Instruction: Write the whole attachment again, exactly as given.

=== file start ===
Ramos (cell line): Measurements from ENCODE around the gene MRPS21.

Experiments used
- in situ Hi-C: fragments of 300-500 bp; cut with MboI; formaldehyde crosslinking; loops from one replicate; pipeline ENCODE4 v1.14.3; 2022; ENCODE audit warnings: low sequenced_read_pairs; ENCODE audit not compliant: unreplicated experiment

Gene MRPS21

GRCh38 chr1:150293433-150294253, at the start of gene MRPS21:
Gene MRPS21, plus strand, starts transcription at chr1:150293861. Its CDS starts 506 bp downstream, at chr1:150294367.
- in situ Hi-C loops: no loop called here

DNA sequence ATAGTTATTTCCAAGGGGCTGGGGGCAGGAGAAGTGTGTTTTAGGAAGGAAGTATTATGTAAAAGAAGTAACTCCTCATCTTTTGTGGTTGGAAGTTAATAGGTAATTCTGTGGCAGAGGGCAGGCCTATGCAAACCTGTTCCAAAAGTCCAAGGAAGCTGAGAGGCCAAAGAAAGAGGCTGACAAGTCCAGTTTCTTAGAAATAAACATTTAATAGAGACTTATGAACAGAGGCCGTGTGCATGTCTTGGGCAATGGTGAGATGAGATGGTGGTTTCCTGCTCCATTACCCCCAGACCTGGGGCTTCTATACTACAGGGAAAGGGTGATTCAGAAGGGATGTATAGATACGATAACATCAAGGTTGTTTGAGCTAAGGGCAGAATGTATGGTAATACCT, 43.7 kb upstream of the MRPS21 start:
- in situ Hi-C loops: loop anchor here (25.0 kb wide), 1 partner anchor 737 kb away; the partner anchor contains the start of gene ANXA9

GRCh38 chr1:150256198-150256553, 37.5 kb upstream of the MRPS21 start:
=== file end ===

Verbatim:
Ramos (cell line): Measurements from ENCODE around the gene MRPS21.

Experiments used
- in situ Hi-C: fragments of 300-500 bp; cut with MboI; formaldehyde crosslinking; loops from one replicate; pipeline ENCODE4 v1.14.3; 2022; ENCODE audit warnings: low sequenced_read_pairs; ENCODE audit not compliant: unreplicated experiment

Gene MRPS21

GRCh38 chr1:150293433-150294253, at the start of gene MRPS21:
Gene MRPS21, plus strand, starts transcription at chr1:150293861. Its CDS starts 506 bp downstream, at chr1:150294367.
- in situ Hi-C loops: no loop called here

DNA sequence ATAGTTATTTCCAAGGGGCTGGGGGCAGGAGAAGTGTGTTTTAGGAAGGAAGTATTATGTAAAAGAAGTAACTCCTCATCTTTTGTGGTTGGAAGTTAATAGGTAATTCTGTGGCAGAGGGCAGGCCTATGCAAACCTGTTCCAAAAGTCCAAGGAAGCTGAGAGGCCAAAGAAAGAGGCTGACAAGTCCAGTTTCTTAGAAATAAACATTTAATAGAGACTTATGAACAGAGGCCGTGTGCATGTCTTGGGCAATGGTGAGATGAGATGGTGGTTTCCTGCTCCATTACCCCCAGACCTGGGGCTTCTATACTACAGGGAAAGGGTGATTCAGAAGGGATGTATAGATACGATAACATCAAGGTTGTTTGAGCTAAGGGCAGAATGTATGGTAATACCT, 43.7 kb upstream of the MRPS21 start:
- in situ Hi-C loops: loop anchor here (25.0 kb wide), 1 partner anchor 737 kb away; the partner anchor contains the start of gene ANXA9

GRCh38 chr1:150256198-150256553, 37.5 kb upstream of the MRPS21 start: